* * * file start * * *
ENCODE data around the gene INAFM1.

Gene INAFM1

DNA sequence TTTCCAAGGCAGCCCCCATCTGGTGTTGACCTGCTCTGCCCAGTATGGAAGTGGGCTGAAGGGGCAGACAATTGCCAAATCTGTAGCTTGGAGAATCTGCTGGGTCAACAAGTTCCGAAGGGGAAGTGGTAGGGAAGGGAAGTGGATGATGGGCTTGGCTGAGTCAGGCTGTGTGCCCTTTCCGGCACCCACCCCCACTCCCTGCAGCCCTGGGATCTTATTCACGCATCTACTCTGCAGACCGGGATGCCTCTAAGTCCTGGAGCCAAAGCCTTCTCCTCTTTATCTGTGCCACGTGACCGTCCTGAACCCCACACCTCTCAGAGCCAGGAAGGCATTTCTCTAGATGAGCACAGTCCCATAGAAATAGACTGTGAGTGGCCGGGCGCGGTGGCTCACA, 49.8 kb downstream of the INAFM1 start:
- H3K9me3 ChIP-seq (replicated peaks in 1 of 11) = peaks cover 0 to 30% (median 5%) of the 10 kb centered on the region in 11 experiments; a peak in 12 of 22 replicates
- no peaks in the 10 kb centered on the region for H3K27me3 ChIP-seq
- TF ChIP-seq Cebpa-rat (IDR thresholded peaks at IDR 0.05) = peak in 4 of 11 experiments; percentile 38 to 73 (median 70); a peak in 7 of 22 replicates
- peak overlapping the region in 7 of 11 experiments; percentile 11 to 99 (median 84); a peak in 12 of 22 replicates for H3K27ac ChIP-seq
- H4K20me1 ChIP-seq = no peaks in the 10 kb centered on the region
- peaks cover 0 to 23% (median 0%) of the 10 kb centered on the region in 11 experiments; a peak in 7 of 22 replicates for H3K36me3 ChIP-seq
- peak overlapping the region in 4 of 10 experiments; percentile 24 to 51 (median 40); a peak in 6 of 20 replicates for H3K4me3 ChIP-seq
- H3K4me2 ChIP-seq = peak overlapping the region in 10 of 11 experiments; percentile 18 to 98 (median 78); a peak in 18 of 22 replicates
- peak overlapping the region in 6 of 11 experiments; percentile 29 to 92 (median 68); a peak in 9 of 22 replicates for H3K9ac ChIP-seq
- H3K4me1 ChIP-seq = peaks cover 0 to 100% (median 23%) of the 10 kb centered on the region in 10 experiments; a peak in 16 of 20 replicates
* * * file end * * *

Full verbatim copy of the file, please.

ENCODE data around the gene INAFM1.

Gene INAFM1

DNA sequence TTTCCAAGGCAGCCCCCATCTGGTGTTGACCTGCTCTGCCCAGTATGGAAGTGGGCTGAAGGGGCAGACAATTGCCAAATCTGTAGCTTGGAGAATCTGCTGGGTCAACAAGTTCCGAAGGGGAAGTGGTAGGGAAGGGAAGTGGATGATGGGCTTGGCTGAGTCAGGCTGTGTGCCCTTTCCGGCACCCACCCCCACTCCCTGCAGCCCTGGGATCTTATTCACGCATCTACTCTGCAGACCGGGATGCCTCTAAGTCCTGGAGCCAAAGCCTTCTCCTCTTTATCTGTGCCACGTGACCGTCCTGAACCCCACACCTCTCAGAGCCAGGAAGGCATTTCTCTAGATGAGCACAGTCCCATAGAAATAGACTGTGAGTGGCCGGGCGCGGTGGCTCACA, 49.8 kb downstream of the INAFM1 start:
- H3K9me3 ChIP-seq (replicated peaks in 1 of 11) = peaks cover 0 to 30% (median 5%) of the 10 kb centered on the region in 11 experiments; a peak in 12 of 22 replicates
- no peaks in the 10 kb centered on the region for H3K27me3 ChIP-seq
- TF ChIP-seq Cebpa-rat (IDR thresholded peaks at IDR 0.05) = peak in 4 of 11 experiments; percentile 38 to 73 (median 70); a peak in 7 of 22 replicates
- peak overlapping the region in 7 of 11 experiments; percentile 11 to 99 (median 84); a peak in 12 of 22 replicates for H3K27ac ChIP-seq
- H4K20me1 ChIP-seq = no peaks in the 10 kb centered on the region
- peaks cover 0 to 23% (median 0%) of the 10 kb centered on the region in 11 experiments; a peak in 7 of 22 replicates for H3K36me3 ChIP-seq
- peak overlapping the region in 4 of 10 experiments; percentile 24 to 51 (median 40); a peak in 6 of 20 replicates for H3K4me3 ChIP-seq
- H3K4me2 ChIP-seq = peak overlapping the region in 10 of 11 experiments; percentile 18 to 98 (median 78); a peak in 18 of 22 replicates
- peak overlapping the region in 6 of 11 experiments; percentile 29 to 92 (median 68); a peak in 9 of 22 replicates for H3K9ac ChIP-seq
- H3K4me1 ChIP-seq = peaks cover 0 to 100% (median 23%) of the 10 kb centered on the region in 10 experiments; a peak in 16 of 20 replicates